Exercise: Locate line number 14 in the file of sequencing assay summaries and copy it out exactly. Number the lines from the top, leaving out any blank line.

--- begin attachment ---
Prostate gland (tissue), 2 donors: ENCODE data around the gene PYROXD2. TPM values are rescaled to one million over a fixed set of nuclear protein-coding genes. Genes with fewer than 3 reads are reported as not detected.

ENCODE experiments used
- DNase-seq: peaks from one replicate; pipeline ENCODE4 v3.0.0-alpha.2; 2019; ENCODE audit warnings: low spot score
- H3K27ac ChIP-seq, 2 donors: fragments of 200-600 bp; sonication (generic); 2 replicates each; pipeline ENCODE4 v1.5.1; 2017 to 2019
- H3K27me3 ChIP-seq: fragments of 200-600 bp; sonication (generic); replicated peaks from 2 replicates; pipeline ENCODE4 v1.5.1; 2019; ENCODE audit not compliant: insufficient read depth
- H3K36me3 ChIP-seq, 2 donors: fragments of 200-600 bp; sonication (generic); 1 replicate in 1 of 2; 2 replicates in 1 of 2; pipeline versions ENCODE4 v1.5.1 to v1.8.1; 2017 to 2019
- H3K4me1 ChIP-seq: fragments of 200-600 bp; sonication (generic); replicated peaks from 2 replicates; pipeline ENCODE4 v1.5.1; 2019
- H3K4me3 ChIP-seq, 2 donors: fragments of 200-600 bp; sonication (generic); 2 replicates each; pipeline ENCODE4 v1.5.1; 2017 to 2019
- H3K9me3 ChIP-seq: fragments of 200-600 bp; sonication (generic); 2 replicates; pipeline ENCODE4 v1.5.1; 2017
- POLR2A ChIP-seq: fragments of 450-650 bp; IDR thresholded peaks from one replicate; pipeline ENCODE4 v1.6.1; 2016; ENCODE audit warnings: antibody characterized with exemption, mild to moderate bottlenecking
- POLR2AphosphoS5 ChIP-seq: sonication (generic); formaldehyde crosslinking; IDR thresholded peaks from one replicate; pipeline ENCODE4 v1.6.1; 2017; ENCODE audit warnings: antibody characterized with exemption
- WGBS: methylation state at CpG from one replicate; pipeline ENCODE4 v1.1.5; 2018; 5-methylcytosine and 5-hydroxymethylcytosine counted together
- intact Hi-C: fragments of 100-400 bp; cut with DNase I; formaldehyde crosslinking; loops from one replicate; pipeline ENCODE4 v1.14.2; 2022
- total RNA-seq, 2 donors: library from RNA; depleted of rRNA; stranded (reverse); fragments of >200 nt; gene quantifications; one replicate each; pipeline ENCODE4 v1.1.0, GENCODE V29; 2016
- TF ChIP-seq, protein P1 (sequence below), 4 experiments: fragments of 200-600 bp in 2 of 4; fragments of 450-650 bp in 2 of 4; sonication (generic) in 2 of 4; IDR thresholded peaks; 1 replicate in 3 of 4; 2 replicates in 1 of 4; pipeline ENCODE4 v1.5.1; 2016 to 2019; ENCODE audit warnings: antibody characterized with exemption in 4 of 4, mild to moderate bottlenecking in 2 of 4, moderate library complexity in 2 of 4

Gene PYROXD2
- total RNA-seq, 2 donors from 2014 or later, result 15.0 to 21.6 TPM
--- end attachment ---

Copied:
- total RNA-seq, 2 donors: library from RNA; depleted of rRNA; stranded (reverse); fragments of >200 nt; gene quantifications; one replicate each; pipeline ENCODE4 v1.1.0, GENCODE V29; 2016